Smith Lilly, World Champion Saddlebred trainer at Mercer Springs Farm in Princeton, West Virginia and author of the book Saddle Seat Horsemanship, agrees.
Though he is one of the leading trainers in the saddle seat industry, Lilly has also ridden some dressage and hunt seat. He believes jockeys have the best balance out of riders in any sport simply because of the high speeds at which they ride. But, he says, the balance of saddle seat riders takes a strong second place.
“I think saddle seat riders have excellent balance because we are riding our horses to peak of their energy,” explained Lilly. “We want them to trot with all of their athletic ability at any given time. We are asking a horse to work at 100 percent of their energy level, and I think most other disciplines don’t do that.”
And with greater energy and animation comes a greater need for fitness.
“It requires a lot of skill to ride a big moving horse without grabbing the reins or calves for balance,” continued Lilly. “As the movement gets progressively bigger you need more core strength, and need more balance.”
Saddle seat riders are asking their horse to trot bigger with each step. That is why Cosma believes the ability to stay over the horse’s center of motion might be more vital in saddle seat than in other English disciplines. But that is not to say that riders of other disciplines can’t master this skill. The best riders are the ones who are able to hop on any horse and stay with it, regardless of discipline.
“That ability is athletic, and it’s trained, and it’s based on one’s core strength, balance and symmetry,” Cosma said. “A good rider that’s toned can hop right on and figure it out and go. That’s the key to good horsemanship, in addition to being able to take care of your horse.”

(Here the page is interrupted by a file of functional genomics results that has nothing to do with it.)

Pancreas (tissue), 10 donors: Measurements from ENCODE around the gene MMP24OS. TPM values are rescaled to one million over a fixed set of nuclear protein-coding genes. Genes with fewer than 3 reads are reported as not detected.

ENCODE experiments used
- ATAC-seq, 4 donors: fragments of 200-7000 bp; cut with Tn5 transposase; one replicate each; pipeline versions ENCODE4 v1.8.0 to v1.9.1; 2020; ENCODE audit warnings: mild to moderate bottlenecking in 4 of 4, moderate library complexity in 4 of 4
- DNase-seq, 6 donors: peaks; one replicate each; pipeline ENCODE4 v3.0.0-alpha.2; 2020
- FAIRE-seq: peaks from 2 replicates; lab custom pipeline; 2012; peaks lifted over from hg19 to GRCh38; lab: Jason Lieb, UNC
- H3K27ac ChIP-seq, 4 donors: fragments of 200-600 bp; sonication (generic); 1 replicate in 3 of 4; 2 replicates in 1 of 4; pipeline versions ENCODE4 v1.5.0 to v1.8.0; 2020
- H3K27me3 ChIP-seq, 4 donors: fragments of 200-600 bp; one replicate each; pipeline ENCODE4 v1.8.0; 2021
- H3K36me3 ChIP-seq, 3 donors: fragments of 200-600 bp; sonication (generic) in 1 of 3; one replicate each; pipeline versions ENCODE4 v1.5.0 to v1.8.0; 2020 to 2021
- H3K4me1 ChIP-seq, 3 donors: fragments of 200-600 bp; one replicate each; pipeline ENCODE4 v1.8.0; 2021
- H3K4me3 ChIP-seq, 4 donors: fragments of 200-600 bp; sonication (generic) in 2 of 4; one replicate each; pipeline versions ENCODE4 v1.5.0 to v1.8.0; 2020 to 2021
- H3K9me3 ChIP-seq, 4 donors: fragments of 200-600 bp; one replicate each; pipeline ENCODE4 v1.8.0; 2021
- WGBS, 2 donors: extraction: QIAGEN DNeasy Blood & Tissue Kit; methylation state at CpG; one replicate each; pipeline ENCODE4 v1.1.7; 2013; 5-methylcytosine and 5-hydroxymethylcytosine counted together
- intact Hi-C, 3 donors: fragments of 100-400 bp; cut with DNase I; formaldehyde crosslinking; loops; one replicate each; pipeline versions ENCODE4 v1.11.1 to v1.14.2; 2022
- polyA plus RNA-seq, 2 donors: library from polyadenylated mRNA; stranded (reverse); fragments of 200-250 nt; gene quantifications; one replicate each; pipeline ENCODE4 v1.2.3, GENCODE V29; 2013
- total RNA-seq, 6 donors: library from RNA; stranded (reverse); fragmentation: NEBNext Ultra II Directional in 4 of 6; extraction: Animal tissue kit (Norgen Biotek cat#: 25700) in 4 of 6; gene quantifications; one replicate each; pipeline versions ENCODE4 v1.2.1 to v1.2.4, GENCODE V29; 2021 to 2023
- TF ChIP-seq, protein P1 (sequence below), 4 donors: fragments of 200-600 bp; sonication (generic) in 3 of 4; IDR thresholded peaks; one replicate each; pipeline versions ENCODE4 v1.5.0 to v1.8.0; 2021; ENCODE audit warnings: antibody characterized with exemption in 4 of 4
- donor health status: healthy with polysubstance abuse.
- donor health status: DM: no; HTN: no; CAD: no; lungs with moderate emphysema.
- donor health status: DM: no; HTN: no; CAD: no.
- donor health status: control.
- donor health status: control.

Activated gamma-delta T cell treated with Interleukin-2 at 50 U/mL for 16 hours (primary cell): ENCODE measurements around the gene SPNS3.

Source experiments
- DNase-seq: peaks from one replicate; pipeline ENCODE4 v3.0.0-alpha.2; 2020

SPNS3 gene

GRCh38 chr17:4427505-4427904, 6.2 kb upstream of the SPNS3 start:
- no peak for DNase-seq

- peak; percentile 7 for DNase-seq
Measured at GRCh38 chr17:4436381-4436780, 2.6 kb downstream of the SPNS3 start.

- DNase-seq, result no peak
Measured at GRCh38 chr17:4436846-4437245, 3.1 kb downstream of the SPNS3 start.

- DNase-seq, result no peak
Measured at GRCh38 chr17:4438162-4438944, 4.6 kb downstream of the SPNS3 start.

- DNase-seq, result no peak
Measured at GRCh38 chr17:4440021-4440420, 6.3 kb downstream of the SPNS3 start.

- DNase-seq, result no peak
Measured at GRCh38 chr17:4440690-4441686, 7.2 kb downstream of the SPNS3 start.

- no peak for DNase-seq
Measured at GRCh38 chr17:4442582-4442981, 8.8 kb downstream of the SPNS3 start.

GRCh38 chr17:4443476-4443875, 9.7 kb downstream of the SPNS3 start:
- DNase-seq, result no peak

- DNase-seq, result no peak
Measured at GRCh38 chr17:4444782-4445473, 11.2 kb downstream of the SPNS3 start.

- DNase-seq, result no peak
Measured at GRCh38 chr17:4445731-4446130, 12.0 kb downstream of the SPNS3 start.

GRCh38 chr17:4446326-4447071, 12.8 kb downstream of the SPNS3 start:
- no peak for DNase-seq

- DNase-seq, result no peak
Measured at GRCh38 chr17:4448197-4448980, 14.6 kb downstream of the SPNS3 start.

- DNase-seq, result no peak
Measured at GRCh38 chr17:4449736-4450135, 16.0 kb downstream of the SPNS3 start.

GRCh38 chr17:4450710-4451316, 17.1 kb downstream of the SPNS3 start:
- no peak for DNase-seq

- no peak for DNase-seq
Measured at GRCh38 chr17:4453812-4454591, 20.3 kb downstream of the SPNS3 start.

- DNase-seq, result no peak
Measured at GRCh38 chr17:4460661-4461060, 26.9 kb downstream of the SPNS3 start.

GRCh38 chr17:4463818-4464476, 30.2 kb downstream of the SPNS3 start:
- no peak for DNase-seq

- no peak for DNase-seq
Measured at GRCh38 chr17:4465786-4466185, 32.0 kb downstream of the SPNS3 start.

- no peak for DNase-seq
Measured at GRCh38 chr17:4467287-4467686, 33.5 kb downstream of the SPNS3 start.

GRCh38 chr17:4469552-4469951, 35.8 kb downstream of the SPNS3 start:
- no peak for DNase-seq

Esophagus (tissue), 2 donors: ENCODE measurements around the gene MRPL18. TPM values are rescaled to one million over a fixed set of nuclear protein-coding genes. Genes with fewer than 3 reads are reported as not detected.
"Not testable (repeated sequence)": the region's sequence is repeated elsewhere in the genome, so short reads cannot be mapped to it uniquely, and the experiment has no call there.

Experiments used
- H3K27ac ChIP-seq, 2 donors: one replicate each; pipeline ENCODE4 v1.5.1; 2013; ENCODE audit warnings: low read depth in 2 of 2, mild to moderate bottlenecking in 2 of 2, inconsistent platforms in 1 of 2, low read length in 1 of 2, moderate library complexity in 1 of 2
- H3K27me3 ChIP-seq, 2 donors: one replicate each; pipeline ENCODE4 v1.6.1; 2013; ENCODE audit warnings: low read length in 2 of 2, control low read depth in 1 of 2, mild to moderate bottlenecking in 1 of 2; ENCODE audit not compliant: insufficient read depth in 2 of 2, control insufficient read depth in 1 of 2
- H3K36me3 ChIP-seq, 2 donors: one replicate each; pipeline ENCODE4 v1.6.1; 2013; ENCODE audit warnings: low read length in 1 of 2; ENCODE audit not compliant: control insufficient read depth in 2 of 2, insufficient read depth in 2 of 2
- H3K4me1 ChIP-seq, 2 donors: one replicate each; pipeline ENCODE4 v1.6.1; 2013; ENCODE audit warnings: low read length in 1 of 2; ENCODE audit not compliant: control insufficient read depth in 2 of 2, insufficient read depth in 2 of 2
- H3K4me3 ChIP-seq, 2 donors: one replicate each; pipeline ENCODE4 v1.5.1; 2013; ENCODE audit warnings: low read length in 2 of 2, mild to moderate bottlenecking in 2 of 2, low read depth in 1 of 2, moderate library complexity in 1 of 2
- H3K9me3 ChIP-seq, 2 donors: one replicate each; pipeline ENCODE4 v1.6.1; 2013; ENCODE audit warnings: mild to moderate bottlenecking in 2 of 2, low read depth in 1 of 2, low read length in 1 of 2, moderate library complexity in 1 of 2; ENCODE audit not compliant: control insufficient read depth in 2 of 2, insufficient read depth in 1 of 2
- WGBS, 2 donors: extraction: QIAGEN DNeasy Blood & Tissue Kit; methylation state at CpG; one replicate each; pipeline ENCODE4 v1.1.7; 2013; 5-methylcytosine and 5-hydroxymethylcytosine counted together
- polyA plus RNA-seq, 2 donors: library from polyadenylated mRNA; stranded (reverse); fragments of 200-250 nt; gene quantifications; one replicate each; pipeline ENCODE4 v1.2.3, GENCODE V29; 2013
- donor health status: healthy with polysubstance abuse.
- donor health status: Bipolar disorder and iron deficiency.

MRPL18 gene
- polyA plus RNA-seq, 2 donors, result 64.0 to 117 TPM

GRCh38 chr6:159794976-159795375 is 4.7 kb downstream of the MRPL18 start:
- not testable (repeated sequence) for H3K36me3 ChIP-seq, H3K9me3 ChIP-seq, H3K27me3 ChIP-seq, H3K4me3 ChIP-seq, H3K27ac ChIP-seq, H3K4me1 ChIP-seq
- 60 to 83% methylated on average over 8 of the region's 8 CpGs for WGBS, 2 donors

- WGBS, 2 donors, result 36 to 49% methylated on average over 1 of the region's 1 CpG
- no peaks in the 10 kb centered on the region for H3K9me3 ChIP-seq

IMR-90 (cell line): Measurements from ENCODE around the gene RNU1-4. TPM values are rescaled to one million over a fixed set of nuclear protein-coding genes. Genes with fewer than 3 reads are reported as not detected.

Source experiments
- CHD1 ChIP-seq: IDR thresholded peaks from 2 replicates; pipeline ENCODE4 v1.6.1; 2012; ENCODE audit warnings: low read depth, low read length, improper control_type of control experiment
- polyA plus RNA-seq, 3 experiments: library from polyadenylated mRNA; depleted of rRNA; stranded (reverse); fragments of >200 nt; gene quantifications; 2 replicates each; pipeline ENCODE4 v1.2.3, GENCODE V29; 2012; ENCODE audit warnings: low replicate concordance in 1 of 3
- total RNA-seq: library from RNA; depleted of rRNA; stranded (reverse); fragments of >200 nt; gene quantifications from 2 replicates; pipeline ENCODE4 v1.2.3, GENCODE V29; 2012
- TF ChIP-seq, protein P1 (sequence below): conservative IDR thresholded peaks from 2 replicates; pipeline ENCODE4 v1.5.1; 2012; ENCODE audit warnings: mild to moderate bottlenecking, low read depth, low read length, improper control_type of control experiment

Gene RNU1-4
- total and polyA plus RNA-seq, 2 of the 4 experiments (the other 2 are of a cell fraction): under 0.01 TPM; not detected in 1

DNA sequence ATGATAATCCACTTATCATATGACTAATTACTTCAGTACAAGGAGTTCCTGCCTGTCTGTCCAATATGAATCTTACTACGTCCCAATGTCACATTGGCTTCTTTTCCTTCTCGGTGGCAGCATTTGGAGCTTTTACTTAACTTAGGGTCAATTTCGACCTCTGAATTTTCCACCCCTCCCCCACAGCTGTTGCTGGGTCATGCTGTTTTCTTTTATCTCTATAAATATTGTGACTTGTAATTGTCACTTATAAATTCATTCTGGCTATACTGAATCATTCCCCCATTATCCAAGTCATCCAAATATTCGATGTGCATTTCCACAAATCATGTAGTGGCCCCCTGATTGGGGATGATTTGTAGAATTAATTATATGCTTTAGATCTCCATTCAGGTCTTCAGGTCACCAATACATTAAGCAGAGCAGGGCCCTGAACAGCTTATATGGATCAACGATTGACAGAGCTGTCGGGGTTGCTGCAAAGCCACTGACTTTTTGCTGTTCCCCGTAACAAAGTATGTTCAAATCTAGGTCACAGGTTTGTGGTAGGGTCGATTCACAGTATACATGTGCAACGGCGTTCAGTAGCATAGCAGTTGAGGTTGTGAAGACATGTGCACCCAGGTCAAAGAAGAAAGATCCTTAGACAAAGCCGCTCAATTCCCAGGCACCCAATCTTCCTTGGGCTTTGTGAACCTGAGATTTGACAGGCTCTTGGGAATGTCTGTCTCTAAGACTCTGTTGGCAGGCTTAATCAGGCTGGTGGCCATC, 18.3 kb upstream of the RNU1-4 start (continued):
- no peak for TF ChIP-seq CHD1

Lilly said that this ability allows a rider to learn new disciplines faster.
“I think every discipline has its specific skills you need to learn to ride it well, but if you have good balance it’s much easier to learn the skills,” he said.
“If I can stay in the middle of that horse and stay with that horse’s movement, then I’m teachable. Then I can learn whatever skills I need to learn for reining or western pleasure or jumping. If I can’t stay with the horse, then I can’t learn to do much.”
Since saddle seat riders have to learn this skill in order to successfully ride their own horses, they are able to transfer that to other horses as well.
“If you’re used to staying with a big moving horse, it’s easier to stay with whatever else you’re riding,” concludes Lilly.
To a rider with a strong core, that “whatever else” could be a western pleasure horse or a Grand Prix dressage horse, an energetic jumper or even a wooden saddle on a wobbling base like the Home Horse. And maybe that is the real beauty of saddle seat—wherever you want to go in your equestrian journey, it provides skills that can help you get there.
About the Author
Allie Layos is a lifelong equestrian with a passion for the written word, and she likes nothing better than to combine these two interests. While she has ridden multiple disciplines, her first love is saddle seat, and she serves as editor-at-large for the international show horse magazine, Saddle & Bridle. Her work has also been featured in a variety of equine-related books, websites and other publications.